A sewer system designed to carry waste is known as a sanitary sewer (also called a foul sewer and a covered sewer). This is an underground carriage system designed specifically for transporting sewage from houses and commercial buildings through pipes to treatment or disposal.
Sewer systems designed to carry both waste and storm water are known as combined sewers.
Open sewers, consisting of gutters and urban streambeds, were common worldwide before the 20th century.
In now-developed countries, large efforts were made during the late 19th and early 20th centuries to cover the formerly open sewers, converting them to closed systems.
This 1865 map shows the main intercepting sewers in London. The London sewer system was created by Sir Joseph Bazalgette, Chief Engineer of London’s Metropolitan Board of Works.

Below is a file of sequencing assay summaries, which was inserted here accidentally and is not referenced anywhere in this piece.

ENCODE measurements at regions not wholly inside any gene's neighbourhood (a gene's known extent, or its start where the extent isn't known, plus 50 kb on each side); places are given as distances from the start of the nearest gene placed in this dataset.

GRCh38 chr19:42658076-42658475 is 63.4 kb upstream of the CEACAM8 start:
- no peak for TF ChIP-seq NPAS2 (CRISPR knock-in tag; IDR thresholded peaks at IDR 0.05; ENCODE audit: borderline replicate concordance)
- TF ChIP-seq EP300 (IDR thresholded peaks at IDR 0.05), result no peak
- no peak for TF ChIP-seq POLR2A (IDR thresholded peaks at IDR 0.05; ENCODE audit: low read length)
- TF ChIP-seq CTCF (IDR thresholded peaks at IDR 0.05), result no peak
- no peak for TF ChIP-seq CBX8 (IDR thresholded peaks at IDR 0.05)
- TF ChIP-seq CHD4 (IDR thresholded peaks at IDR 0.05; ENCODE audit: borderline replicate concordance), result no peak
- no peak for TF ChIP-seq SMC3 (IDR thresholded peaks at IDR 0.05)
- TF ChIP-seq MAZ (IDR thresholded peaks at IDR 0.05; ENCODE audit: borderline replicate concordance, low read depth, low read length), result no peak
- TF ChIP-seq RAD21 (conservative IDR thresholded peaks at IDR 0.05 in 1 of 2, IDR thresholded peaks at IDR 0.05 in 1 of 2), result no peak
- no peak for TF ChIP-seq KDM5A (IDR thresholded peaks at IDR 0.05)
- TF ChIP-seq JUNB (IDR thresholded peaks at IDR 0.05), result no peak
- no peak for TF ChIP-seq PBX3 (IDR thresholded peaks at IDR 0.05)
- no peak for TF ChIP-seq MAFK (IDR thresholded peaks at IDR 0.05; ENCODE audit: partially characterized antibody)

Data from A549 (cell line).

The system was opened by Edward, Prince of Wales in 1865, although the whole project took another 10 years to complete.
The sewer network was created in response to the Great Stink of 1858 when the Thames was little more than an open sewer, without fish or wildlife.
Bazalgette’s solution was to create 82 miles of underground brick main sewers and 1,100 miles of street sewers to intercept the raw sewage.
Donated by The Institution of Civil Engineers